Duolingo, the popular language learning app, has had some of its users exposed online. The scraped data of 2.6 million people, which was on sale in January, is now available on the cybercrime marketplace BreachForums. Open API allows the scraping of more data.
The shared sample of data contains email addresses, usernames, names, and phone numbers (if provided by the user), information about social networks, and other generic info such as language studies, experience, progress and achievements, etc.
The structure of the data in the provided sample looks like this:
The full list, containing over 2.6 million unique entries, has been on sale in a hacker’s forum since January with a starting price of $1,500, open to negotiations. The company has since acknowledged the issue, commenting to the Record that the data was scraped from public profile information, but no data breach or hack had occurred.
Now, the data in BreachForums can be accessed for 8 credits used as in-house currency, worth $2.13.
“Today I have uploaded the Duolingo Scrape for you to download, thanks for reading and enjoy!” the forum user writes.
Vx-underground researchers noticed that a Threat Actor identified a bug in the Duolingo API. Sending a valid email to the API returns generic account information on the user. They warn that the leaked data will be used for doxxing, a type of cyber-attack aimed at discovering a person's real identity and publishing their private information online. That also may lead to targeted phishing attacks.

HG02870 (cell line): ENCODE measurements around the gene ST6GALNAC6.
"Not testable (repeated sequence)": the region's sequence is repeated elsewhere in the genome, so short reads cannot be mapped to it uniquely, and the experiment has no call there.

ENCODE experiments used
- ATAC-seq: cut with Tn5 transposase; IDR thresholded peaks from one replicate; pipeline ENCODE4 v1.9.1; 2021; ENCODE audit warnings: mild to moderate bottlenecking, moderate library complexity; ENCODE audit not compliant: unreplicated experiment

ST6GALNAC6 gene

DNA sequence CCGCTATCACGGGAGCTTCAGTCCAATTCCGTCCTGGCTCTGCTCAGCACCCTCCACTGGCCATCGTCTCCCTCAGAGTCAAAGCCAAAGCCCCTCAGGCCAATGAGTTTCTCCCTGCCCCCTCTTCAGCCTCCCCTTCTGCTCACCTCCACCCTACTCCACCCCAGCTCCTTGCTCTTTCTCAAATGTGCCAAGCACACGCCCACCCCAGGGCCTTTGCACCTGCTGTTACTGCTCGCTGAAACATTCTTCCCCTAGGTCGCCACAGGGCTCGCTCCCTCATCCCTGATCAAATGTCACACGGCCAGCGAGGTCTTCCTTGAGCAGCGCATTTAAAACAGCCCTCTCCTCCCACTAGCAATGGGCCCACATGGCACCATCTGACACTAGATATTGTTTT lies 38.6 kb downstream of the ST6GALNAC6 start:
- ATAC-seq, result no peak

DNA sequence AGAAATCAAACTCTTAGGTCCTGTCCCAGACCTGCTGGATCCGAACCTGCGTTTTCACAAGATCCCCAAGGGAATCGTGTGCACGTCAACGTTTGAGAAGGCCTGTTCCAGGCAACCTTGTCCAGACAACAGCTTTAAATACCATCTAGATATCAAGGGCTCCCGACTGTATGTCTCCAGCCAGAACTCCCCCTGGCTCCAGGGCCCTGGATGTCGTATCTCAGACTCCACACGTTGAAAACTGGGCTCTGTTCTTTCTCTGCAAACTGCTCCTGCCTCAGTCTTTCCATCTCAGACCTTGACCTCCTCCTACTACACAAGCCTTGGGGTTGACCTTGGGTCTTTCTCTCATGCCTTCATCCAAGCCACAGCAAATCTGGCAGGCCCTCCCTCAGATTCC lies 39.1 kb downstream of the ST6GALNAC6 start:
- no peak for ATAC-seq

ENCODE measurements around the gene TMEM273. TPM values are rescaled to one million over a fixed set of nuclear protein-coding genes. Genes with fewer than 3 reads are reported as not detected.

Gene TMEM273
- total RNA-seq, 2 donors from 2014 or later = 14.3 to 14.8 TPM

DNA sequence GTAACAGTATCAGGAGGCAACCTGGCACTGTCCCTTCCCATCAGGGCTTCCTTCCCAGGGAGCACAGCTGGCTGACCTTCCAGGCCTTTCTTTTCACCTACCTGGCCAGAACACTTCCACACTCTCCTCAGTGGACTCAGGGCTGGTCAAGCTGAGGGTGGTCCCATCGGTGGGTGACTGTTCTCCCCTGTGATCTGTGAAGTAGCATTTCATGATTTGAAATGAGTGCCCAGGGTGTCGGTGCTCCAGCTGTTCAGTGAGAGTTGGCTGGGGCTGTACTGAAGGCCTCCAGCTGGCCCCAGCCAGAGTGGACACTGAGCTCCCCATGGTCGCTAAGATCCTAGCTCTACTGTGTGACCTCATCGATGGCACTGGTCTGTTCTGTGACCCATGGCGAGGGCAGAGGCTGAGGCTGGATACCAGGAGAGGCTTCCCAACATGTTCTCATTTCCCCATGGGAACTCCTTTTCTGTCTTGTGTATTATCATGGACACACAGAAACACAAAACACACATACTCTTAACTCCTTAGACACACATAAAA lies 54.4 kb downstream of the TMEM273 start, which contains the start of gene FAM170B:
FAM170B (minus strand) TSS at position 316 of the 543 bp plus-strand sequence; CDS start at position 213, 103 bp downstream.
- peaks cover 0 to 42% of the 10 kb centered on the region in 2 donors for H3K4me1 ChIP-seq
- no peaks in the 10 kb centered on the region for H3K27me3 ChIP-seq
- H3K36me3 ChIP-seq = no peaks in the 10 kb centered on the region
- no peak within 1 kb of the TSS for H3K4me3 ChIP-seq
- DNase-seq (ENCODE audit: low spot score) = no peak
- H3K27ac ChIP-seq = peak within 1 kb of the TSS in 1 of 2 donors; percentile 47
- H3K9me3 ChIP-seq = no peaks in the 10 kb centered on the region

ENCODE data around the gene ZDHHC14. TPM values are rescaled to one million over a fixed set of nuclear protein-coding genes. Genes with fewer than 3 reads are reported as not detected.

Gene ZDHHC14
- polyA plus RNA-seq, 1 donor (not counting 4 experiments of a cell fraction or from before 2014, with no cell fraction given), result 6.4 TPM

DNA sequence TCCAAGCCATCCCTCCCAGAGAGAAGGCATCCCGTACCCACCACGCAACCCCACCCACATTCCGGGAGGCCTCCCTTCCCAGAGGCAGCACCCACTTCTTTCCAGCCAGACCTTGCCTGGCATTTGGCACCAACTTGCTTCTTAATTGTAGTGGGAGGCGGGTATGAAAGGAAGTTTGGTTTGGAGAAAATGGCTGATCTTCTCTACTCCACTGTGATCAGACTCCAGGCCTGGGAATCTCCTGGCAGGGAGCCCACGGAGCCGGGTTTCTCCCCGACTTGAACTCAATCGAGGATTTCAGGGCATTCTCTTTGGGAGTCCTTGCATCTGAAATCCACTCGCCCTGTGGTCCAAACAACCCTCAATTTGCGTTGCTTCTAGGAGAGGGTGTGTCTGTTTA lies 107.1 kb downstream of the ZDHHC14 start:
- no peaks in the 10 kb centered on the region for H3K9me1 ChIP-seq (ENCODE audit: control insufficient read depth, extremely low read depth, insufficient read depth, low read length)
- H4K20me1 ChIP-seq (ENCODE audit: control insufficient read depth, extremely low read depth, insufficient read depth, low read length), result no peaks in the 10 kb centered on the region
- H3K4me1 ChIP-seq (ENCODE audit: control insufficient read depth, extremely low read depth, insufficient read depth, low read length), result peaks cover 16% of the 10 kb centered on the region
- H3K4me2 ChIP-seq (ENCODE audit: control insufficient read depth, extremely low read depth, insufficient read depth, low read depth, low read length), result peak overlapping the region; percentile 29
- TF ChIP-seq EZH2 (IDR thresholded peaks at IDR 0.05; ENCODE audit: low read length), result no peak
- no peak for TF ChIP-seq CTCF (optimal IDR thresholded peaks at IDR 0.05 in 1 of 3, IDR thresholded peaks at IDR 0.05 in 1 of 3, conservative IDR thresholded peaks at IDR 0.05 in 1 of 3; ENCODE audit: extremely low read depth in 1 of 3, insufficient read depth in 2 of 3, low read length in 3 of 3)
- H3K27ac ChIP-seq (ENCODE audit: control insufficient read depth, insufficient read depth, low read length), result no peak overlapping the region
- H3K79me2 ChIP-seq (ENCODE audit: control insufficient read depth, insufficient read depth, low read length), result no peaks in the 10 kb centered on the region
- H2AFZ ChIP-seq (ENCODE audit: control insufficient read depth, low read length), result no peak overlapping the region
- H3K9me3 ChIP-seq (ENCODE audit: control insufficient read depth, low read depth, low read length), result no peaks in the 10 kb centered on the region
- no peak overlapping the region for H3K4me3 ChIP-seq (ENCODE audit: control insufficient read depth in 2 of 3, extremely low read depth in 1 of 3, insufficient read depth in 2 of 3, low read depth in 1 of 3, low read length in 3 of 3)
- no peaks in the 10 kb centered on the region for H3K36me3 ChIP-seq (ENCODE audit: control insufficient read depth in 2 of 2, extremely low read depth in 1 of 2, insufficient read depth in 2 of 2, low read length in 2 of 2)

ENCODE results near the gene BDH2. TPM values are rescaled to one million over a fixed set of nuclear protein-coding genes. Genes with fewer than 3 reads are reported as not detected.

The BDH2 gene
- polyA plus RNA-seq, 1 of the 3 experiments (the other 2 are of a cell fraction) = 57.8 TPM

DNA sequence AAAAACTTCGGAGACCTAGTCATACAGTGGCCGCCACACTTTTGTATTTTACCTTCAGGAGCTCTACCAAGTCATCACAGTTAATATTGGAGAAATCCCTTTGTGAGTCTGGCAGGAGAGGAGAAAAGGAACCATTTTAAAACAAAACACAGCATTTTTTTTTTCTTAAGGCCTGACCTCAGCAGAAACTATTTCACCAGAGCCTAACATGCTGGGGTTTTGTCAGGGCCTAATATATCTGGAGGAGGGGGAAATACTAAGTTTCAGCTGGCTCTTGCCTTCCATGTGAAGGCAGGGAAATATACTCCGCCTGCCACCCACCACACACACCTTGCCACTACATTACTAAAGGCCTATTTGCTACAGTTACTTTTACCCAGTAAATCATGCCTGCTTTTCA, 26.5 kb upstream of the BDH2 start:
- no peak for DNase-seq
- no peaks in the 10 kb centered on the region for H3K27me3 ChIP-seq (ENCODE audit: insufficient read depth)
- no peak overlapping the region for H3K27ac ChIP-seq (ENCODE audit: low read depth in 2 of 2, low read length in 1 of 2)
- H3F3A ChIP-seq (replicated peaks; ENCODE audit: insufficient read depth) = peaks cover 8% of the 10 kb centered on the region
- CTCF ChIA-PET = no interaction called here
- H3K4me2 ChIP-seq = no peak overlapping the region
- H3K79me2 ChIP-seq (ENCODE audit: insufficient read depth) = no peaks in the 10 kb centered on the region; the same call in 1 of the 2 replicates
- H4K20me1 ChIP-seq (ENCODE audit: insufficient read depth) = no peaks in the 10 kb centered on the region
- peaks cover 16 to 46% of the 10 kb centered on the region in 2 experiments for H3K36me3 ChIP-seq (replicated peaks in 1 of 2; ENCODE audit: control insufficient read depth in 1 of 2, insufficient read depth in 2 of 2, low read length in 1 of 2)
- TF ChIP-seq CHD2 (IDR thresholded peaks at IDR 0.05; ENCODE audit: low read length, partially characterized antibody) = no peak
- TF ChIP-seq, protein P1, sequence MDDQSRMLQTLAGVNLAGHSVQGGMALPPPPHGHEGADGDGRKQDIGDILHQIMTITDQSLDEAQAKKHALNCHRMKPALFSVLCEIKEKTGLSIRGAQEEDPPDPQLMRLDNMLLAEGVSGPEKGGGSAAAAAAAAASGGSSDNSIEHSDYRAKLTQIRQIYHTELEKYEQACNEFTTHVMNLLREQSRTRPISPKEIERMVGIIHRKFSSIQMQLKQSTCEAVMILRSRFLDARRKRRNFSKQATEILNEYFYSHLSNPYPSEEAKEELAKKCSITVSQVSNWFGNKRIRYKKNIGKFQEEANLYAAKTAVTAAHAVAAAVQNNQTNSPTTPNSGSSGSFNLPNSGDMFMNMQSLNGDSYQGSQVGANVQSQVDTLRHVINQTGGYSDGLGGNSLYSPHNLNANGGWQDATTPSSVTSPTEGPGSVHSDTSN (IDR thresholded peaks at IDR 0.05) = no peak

The Cybernews research team discovered that user data on Duolingo is still available for scraping, extending beyond the publicly available list. This implies the potential possibility of obtaining other data like location, public avatar, or photo.
The vulnerability lies in Duolingo's exposed application programming interface (API), which hackers can easily exploit by submitting a username or email to gather public profile details.
Twitter (X) users have disclosed the availability of this API since at least March.
“In the past I was able to answer difficult OSINT related questions thanks to this API,” Ivano Somaini shared.
Private information such as emails should not be available to obtain from public sources. In one of the most notorious data scraping cases, Facebook was fined $276m for a data leak in the EU.
Duolingo investigating if further action is needed
A spokesperson for Duolingo told Cybernews that they're aware of this report.
"These records were obtained by data scraping public profile information. We have no indication that our systems were compromised. We take data privacy and security seriously and are continuing to investigate this matter to determine if any further action is needed to protect our learners," he said.
Also, Duolingo added that the email addresses in this incident were obtained from other websites, not from Duolingo.
“The API used in this incident is intentionally made public to help our learners find friends who are also using Duolingo. Duolingo learners have the option to make their profiles private if they would prefer not to have their profiles publicly searchable,” the spokesperson commented.
Update: September 1, 2023 – Duolingo provided additional comment:
“Our investigation confirmed that this was not a breach or a hack; it was a scrape of data from public Duolingo profiles. No Duolingo systems or private user data were compromised. Regardless, as a precautionary measure we have taken some steps to limit this from happening again. We have put in place rate limits on the specific API endpoint to make it more difficult for attackers to abuse. We take data privacy and security seriously and will continue to constantly evaluate our security measures to ensure learner safety.”
The language learning platform Duolingo has over 500 million registered users and over 60 million monthly active users. The platform was founded in 2011 by Luis von Ahn and Severin Hacker.
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